'Eminem's recovery from substance abuse has made him a more potent performer, with physical charisma and energy he never had before'
arts + entsReview: Wembley Stadium ***
Sport
Joe Root and James Anderson celebrate their record-beaking partnership
cricketEngland's last-wicket stand against India rewrites the history books
News
peopleDave Legeno, the actor who played werewolf Fenrir Greyback in the Harry Potter films, has died
Independent
Travel Shop
the manor
Up to 70% off luxury travel
on city breaks Find out more
santorini
Up to 70% off luxury travel
on chic beach resorts Find out more
sardina foodie
Up to 70% off luxury travel
on country retreats Find out more
Have you tried new the Independent Digital Edition apps?
Independent Dating
and  

By clicking 'Search' you
are agreeing to our
Terms of Use.

iJobs Job Widget
iJobs Education

Linux Systems Administrator

£33000 per annum + pension, 25 days holiday: Ashdown Group: A highly successfu...

SEN Teacher, Permanent Role in Ashford

Competitive Salary: Randstad Education Group: Randstad urgently seeks a qualif...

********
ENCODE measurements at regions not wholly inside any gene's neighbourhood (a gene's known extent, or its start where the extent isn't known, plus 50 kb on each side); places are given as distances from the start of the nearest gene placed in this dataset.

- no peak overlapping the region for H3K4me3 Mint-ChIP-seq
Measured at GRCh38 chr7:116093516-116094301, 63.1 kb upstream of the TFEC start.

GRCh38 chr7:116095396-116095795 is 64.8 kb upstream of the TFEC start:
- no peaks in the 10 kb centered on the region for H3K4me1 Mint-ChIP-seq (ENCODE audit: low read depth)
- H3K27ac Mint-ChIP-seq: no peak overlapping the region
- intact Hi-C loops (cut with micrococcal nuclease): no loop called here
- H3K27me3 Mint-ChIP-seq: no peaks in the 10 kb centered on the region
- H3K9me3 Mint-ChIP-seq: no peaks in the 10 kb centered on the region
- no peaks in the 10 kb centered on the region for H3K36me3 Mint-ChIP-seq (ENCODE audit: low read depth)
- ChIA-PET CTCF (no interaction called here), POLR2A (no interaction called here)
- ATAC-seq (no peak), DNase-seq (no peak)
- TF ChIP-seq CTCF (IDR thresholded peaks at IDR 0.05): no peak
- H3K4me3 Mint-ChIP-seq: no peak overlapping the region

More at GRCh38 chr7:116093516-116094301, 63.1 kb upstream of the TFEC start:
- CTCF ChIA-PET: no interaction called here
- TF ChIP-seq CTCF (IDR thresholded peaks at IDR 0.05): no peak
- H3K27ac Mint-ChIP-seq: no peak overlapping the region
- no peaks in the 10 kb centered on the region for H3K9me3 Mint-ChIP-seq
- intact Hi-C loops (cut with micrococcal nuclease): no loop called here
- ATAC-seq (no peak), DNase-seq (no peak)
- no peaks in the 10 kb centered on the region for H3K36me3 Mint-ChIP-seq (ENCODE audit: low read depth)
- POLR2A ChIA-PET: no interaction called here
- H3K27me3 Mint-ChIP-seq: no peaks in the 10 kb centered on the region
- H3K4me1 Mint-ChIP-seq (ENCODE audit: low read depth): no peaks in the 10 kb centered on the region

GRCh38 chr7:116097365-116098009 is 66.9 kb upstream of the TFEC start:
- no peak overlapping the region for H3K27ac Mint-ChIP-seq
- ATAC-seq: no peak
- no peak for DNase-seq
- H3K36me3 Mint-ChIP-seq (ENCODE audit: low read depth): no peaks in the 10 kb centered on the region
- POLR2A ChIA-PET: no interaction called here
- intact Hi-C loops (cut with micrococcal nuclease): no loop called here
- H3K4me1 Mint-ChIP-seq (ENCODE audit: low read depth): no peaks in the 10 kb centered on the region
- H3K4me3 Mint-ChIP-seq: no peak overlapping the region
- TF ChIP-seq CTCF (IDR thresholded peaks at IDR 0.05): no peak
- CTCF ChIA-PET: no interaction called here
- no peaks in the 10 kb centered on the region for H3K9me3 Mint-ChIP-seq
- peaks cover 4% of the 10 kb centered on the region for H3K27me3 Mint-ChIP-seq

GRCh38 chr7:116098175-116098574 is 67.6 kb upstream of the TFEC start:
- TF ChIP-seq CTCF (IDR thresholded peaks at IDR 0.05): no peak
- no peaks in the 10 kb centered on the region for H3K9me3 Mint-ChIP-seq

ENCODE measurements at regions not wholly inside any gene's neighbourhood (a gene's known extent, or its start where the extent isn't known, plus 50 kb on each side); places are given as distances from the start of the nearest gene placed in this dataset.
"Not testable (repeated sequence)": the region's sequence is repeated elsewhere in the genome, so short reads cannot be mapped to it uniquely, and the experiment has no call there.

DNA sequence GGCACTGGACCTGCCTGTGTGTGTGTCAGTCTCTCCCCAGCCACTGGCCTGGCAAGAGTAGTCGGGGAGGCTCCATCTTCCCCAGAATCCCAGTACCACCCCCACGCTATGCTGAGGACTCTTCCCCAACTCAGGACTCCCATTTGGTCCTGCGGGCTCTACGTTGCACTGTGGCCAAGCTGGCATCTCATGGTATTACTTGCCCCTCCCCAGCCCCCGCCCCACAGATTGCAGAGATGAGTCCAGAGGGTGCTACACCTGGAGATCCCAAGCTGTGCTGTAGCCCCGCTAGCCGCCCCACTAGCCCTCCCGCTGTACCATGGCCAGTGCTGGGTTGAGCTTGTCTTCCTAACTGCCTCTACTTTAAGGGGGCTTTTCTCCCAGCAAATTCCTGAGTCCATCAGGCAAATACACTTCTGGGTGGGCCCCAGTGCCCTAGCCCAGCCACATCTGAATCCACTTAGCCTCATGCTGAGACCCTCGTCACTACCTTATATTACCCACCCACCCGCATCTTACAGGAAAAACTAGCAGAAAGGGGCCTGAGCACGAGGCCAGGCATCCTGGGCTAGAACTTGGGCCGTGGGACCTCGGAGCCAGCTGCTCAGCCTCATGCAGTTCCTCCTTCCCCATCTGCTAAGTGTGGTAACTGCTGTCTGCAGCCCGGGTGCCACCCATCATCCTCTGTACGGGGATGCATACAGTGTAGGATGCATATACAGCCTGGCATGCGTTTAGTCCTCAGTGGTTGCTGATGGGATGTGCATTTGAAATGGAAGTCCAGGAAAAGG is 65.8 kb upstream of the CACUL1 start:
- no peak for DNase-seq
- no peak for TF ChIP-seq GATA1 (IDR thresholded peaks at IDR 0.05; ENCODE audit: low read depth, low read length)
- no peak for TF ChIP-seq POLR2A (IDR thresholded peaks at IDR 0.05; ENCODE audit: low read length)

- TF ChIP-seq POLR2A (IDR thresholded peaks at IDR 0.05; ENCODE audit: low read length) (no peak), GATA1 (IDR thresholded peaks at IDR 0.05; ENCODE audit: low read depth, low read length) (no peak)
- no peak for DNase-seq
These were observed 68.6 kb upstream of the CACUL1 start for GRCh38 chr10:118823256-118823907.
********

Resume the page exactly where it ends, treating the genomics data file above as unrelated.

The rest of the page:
Drama Teacher

Negotiable: Randstad Education Liverpool: We are looking for someone who can t...

**Science Teacher Urgently Required for September**

£120 - £160 per day: Randstad Education Liverpool: **Science Teacher Urgently ...

Day In a Page

Iraq crisis: How Saudi Arabia helped Isis take over the north of the country

How Saudi Arabia helped Isis take over the northern Iraq

A speech by an ex-MI6 boss hints at a plan going back over a decade. In some areas, being Shia is akin to being a Jew in Nazi Germany, says Patrick Cockburn
The evolution of Andy Serkis: First Gollum, then King Kong - now the actor is swinging through the trees in Dawn of the Planet of the Apes

The evolution of Andy Serkis

First Gollum, then King Kong - now the actor is swinging through the trees in Dawn of the Planet of the Apes
You thought 'Benefits Street' was controversial: Follow-up documentary 'Immigrant Street' has got locals worried

You thought 'Benefits Street' was controversial...

Follow-up documentary 'Immigrant Street' has got locals worried
Refugee children from Central America let down by Washington's high ideals

Refugee children let down by Washington's high ideals

Democrats and Republicans refuse to set aside their differences to cope with the influx of desperate Central Americas, says Rupert Cornwell
Children's books are too white, says Laureate

Children's books are too white, says Laureate

Malorie Blackman appeals for a better ethnic mix of authors and characters and the illustrator Quentin Blake comes to the rescue